THERE is a distinct feeling of stepping back in time the moment
you enter John Taylor & Co., the bell foundry at Loughborough -
the largest in the world.
No high-tech workshops here, with ranks of computers, and men in
white coats. This is industry as we think of industry: huge, dark,
and noisy, with a prevalence of heavy machinery, an abundance of
tools, and an evocative smell of engine oil.
What looks like an ancient cobbled floor in a covered area that
used to be a yard turns out to be weathered timber blocks,
intentionally softer than stone, so that when a bell is placed on
it, there is no chance of its chipping.
"Bells are very brittle. You have to look after them well," Mike
Semken says. He is a director of Taylor's, and - like most of the
team here - a church bell-ringer himself. He is one of the team who
ring Taylor's own 12 full-circle bells, one of the smallest twelves
in the country, with a regular peal on Mondays for whoever wants to
come and ring.
There are bells everywhere, in various states of completion, on
this enormous engineering shop-floor. John Taylor & Co.
continues a line of bellfounding which is unbroken since the
mid-14th century, when Johannes de Stafford had a foundry a few
miles away from Loughborough.
From 1784, the business was operated by members of the Taylor
family. It moved to this site in 1839, and to say that little has
changed would be to pay a compliment.
"A joiner from 100 years ago would recognise how we do things
here," Mr Semken says. Bells are made here as they have always
been, in the Taylor's way, and with the distinctly English sound
that is part of this country's soundscape.
I WATCH work in progress on a big current project: to give
a new, permanent home at St Goranus's, Cornwall, to the heavy
Warner ring of eight bells from Chatham, in Kent, cast for Queen
Victoria's Diamond Jubilee in 1897.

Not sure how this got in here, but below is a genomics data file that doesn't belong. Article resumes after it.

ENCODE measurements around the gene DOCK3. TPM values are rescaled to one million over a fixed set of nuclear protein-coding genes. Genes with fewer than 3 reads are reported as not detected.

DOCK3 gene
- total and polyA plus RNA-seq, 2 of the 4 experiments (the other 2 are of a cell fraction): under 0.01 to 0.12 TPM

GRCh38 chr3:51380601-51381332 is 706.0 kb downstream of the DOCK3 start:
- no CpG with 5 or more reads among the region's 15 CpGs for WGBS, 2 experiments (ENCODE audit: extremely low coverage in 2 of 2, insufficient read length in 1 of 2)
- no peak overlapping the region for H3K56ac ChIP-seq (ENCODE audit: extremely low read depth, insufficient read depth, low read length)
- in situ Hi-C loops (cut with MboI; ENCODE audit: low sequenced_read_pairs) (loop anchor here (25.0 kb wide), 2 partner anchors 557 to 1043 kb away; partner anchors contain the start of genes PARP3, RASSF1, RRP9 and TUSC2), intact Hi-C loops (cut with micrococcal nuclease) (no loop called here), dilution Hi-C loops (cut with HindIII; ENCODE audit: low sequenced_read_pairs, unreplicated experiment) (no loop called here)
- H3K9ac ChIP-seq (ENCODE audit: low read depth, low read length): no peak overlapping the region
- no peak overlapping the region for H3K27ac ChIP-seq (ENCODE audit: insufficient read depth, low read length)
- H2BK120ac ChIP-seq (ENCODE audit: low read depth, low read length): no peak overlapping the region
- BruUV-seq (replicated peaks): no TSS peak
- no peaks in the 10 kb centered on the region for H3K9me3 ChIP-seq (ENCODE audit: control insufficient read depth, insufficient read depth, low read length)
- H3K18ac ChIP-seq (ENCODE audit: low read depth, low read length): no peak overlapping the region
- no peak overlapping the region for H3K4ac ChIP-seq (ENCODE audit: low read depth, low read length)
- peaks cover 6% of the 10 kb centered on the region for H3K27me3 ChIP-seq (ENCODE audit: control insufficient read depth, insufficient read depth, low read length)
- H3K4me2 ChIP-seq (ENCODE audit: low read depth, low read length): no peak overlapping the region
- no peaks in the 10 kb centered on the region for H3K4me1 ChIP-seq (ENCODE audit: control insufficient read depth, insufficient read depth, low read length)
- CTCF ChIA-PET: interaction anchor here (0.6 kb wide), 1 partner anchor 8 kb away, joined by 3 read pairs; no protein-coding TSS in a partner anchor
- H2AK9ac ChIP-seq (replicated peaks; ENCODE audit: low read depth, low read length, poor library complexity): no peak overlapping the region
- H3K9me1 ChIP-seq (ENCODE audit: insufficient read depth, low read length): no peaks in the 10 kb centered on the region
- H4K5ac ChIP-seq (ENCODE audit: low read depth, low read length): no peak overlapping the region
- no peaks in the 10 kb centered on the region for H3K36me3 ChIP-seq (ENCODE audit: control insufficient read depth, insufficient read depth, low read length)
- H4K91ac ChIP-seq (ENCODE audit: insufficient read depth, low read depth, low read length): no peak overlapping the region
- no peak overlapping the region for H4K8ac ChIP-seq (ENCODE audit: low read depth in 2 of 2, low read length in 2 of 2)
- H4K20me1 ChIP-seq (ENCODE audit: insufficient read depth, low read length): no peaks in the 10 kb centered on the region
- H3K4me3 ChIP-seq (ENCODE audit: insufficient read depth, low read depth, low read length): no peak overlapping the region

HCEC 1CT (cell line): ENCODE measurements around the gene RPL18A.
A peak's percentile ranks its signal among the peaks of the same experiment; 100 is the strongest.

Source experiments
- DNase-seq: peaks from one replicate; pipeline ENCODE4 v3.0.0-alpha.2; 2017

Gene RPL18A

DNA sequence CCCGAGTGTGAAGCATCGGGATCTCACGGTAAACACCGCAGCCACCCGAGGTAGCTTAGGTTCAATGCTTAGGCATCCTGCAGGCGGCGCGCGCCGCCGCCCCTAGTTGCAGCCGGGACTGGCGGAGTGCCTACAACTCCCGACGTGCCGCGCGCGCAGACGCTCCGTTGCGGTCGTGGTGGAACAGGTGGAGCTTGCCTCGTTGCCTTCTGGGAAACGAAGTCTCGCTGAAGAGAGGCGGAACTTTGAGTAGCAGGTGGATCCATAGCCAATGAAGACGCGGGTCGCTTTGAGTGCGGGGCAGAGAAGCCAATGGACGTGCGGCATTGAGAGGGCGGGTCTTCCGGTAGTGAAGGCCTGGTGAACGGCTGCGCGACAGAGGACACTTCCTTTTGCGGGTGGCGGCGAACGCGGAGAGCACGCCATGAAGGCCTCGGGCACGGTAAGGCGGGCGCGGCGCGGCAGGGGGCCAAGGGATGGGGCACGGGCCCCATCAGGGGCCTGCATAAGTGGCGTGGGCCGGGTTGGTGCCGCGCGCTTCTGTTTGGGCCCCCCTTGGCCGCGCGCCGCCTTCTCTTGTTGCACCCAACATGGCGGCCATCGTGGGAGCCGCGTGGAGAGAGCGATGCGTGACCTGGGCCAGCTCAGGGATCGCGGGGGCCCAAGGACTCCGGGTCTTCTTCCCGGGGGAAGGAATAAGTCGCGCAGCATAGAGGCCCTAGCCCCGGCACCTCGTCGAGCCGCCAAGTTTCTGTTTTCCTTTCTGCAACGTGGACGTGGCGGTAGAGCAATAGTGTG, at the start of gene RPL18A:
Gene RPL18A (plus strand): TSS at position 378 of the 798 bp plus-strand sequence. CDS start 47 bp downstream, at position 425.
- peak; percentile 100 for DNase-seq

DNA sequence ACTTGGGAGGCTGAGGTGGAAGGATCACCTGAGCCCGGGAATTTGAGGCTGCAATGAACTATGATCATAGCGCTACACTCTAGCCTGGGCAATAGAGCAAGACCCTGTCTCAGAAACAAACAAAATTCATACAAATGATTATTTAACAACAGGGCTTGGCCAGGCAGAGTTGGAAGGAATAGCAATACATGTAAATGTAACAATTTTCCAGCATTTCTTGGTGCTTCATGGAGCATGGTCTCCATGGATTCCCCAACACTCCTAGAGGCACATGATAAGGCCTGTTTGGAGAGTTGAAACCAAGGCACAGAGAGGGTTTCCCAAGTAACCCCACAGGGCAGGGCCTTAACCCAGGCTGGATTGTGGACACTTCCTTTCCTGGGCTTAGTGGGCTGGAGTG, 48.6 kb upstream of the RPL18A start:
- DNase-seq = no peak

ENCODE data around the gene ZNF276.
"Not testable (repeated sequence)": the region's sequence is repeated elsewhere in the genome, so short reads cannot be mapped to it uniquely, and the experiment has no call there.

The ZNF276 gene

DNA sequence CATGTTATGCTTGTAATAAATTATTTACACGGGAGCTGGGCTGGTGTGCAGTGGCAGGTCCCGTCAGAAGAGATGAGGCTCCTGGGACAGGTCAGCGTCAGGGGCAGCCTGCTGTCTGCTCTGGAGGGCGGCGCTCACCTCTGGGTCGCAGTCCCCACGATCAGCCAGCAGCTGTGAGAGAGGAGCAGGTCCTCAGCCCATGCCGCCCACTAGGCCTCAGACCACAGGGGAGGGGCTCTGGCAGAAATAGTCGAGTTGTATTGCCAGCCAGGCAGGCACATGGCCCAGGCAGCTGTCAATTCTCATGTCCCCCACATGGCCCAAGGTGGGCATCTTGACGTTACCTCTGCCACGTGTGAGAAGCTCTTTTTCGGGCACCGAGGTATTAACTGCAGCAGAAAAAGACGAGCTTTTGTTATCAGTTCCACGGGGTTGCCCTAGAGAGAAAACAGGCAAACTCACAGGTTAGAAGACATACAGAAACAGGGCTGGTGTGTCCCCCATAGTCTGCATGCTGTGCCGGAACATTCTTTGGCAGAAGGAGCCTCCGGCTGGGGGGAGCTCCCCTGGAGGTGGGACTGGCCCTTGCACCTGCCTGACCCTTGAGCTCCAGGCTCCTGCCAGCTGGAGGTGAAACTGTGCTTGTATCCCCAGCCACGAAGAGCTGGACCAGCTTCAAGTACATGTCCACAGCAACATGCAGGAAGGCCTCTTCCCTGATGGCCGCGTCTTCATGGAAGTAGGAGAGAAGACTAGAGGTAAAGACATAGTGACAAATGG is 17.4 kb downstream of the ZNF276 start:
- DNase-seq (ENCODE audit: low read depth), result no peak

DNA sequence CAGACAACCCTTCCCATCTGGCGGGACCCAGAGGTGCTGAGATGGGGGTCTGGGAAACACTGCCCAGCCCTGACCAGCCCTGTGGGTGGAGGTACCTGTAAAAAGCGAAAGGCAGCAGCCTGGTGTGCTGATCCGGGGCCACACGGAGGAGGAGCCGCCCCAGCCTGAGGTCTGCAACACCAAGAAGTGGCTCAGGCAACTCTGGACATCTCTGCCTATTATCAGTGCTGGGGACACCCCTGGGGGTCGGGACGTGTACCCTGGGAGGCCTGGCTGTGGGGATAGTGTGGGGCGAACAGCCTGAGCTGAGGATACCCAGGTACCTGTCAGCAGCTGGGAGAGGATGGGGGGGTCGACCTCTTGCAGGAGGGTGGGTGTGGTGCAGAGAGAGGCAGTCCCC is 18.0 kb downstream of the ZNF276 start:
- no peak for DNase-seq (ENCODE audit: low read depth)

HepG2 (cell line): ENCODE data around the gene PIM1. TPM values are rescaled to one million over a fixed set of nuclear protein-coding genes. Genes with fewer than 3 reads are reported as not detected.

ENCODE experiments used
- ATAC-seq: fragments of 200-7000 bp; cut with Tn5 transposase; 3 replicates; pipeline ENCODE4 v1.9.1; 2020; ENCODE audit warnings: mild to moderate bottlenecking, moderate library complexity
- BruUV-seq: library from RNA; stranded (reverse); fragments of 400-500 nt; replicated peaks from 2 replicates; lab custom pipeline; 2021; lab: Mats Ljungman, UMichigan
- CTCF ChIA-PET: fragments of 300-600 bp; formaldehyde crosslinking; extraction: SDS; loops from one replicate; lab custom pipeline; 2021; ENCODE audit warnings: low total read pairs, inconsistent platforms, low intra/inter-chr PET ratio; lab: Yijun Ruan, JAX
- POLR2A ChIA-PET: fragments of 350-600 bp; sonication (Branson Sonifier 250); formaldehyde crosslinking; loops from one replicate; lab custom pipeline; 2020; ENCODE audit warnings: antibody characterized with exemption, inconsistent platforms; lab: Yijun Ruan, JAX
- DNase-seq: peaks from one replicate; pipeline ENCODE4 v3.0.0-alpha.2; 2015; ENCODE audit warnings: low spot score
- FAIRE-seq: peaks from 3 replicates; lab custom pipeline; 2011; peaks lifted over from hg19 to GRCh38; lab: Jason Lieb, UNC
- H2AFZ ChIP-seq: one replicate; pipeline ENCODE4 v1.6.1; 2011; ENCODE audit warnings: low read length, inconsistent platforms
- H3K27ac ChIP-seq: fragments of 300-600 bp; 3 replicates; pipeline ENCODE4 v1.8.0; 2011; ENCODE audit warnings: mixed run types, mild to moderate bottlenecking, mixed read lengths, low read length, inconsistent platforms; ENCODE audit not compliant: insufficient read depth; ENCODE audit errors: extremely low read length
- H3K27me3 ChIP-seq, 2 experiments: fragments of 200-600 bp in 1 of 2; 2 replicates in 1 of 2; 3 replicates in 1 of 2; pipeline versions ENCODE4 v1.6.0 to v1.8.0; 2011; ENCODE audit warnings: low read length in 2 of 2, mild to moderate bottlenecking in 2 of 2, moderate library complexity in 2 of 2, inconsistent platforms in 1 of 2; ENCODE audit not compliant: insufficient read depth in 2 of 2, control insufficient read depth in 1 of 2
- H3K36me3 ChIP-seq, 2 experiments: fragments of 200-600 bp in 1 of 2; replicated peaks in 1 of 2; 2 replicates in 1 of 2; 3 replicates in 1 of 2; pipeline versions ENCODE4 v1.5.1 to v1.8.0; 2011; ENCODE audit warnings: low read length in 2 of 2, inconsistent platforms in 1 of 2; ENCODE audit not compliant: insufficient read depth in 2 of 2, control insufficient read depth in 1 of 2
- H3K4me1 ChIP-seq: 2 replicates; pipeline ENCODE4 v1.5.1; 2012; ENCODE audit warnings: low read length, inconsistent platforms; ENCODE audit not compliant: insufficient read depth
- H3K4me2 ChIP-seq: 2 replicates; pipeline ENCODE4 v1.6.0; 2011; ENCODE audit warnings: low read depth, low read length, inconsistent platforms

They are being sandblasted to remove verdigris and encrusted
pigeon mess, and then tuned.
A new bell-frame of cast iron and steel is being manufactured
here (with room for two more bells in the future), together with
all new ringing fittings, before being rehung in the big granite
tower at Gorran.
They make it all here: frames - built, dipped in creosote, and
left to dry; headstocks; bells; and ropes. Everything, including
the bells, is bespoke from Taylor's own patterns. "We never throw
anything away," Mr Semken says. "Even bells with the same diameter
in a church will have bespoke fittings, because every component
will be slightly different from before. Everything varies. There's
no repeat business."
The tuning shop is thrilling to the outsider for the sheer
beauty of the burnished bells that sit here, or are being worked on
the lathe; for the glittering tubs of shavings that will be melted
down in the furnace and used again; and for the sheer precision of
Bell master and bell tuner work on the five principal harmonies
of each bell - the hum, fundamental, tierce, quint, and nominal -
but these, in turn, influence many others, and only when the
correct frequency for each of these harmonies is achieved is the
bell in tune with itself.
Sound builds in a good bell. Notes can be affected in different
ways, according to where the bell is cut, on a machine that is the
equivalent of a lathe turned on its side. We talk of minor thirds,
fifths in upper octaves, and octave nominals - a reminder that we
are dealing with music. We strike a completed bell: "That will do
for another 300 years," Mr Semken says, with satisfaction.
WHAT makes the English sound, I want to know. "The English
profile is very soft and rounded, where normal Continental bells
are quite square and flat. Taylor's bells are all about depth of
sound - a full, warm sound, not just a sharp hum that pierces, but
has no depth of character," he says.
"Just tap it. Try the big one." I do. It is beautiful, pure,
awesome. It is one of the ones going to Gorran, and it is a mere
youngster compared with some of the bells that they make or restore
here. Only when a bell gets to 700 or 800 years old do they really
consider it to be old. Sometimes, they take bells out from the late